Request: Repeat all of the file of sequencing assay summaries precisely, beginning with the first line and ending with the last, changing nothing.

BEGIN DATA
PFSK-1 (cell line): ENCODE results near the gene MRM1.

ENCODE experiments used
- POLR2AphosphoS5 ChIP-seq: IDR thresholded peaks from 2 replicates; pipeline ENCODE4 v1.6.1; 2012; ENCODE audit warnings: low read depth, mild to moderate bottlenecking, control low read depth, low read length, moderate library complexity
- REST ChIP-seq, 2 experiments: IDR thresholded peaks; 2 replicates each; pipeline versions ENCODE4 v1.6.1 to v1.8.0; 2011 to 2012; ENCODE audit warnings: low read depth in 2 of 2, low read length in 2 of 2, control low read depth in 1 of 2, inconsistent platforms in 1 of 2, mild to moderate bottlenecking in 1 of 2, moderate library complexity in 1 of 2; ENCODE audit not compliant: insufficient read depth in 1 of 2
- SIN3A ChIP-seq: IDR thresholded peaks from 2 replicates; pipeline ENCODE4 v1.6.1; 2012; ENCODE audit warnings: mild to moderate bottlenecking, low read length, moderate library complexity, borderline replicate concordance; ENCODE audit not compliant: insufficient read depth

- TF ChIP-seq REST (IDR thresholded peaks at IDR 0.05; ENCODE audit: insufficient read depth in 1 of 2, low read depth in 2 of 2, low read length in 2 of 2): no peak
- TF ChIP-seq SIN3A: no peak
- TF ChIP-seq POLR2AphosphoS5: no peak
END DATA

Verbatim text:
PFSK-1 (cell line): ENCODE results near the gene MRM1.

ENCODE experiments used
- POLR2AphosphoS5 ChIP-seq: IDR thresholded peaks from 2 replicates; pipeline ENCODE4 v1.6.1; 2012; ENCODE audit warnings: low read depth, mild to moderate bottlenecking, control low read depth, low read length, moderate library complexity
- REST ChIP-seq, 2 experiments: IDR thresholded peaks; 2 replicates each; pipeline versions ENCODE4 v1.6.1 to v1.8.0; 2011 to 2012; ENCODE audit warnings: low read depth in 2 of 2, low read length in 2 of 2, control low read depth in 1 of 2, inconsistent platforms in 1 of 2, mild to moderate bottlenecking in 1 of 2, moderate library complexity in 1 of 2; ENCODE audit not compliant: insufficient read depth in 1 of 2
- SIN3A ChIP-seq: IDR thresholded peaks from 2 replicates; pipeline ENCODE4 v1.6.1; 2012; ENCODE audit warnings: mild to moderate bottlenecking, low read length, moderate library complexity, borderline replicate concordance; ENCODE audit not compliant: insufficient read depth

- TF ChIP-seq REST (IDR thresholded peaks at IDR 0.05; ENCODE audit: insufficient read depth in 1 of 2, low read depth in 2 of 2, low read length in 2 of 2): no peak
- TF ChIP-seq SIN3A: no peak
- TF ChIP-seq POLR2AphosphoS5: no peak